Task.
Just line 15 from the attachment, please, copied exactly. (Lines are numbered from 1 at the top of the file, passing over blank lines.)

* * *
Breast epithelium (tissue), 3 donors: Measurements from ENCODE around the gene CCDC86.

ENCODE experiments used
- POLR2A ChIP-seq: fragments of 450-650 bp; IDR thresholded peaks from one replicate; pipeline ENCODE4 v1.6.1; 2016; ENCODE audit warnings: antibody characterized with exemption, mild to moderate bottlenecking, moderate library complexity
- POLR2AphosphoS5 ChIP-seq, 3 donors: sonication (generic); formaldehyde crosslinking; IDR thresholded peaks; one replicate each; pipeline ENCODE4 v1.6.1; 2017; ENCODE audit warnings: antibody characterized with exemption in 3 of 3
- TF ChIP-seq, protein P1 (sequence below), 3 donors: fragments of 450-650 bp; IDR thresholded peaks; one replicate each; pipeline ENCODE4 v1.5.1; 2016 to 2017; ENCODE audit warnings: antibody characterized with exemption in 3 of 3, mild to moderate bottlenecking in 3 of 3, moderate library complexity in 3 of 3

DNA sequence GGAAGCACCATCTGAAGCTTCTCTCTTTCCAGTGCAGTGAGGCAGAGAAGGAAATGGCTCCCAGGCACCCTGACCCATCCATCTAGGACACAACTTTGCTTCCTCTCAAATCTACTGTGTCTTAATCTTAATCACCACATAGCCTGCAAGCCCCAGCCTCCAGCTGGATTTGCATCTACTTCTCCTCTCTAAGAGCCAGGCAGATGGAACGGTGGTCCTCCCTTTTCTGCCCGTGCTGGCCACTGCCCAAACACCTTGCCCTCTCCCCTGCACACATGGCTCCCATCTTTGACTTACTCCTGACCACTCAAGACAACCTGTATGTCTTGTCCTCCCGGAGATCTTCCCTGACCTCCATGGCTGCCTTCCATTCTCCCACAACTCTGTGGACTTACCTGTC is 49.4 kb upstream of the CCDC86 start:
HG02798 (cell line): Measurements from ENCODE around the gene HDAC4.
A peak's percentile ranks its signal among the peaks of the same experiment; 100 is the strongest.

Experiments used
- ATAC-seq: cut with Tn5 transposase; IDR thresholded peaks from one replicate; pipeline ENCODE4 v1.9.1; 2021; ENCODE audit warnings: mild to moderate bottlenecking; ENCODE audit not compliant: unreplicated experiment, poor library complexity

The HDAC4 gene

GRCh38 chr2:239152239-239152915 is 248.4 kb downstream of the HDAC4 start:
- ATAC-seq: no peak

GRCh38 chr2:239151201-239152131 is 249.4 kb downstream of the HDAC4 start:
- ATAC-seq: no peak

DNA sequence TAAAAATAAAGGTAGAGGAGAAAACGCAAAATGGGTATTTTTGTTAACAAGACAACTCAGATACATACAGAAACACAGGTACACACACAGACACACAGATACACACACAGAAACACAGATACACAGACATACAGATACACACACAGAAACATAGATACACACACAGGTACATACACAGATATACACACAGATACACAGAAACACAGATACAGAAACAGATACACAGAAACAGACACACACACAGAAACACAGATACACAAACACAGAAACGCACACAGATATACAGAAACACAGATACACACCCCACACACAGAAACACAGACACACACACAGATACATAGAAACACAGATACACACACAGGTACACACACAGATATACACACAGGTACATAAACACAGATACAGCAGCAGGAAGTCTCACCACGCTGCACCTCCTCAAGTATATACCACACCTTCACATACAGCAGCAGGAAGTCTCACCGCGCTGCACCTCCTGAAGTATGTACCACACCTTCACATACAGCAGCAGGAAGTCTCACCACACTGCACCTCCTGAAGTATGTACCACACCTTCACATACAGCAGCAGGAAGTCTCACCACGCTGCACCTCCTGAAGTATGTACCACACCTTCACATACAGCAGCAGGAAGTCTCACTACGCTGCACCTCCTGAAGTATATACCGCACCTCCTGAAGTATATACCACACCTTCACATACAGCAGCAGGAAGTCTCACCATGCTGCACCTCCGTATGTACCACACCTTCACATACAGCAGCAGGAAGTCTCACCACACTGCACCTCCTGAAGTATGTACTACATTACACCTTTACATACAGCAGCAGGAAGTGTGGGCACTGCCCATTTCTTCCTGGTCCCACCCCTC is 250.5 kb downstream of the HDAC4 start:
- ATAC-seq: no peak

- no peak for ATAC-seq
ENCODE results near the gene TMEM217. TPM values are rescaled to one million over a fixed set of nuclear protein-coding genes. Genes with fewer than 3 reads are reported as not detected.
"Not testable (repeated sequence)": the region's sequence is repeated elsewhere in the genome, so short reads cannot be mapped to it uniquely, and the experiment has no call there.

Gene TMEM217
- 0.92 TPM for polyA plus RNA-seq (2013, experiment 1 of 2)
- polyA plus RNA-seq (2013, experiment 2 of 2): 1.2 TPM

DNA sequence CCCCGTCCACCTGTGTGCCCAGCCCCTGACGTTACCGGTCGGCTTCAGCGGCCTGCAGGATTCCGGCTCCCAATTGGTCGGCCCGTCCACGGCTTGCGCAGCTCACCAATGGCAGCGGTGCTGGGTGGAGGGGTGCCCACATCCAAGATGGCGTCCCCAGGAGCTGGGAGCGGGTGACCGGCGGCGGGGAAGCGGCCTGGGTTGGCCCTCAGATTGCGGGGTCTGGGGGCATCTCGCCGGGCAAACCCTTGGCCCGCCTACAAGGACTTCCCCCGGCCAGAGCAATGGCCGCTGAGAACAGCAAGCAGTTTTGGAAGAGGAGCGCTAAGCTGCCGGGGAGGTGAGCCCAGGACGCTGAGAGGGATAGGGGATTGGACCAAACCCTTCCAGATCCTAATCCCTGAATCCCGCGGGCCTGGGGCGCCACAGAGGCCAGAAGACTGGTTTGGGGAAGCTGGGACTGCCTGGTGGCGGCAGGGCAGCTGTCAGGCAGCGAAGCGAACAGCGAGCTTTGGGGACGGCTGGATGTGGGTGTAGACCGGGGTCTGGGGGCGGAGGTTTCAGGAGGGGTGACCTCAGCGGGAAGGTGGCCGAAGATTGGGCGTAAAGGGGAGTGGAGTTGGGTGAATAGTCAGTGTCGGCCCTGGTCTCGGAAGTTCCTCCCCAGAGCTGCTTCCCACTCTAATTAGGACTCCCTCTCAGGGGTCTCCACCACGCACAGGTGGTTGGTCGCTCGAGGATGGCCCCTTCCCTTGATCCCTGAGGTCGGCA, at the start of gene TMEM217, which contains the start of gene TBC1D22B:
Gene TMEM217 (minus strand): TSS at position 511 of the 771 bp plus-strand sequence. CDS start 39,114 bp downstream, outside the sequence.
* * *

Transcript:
- ATAC-seq: no peak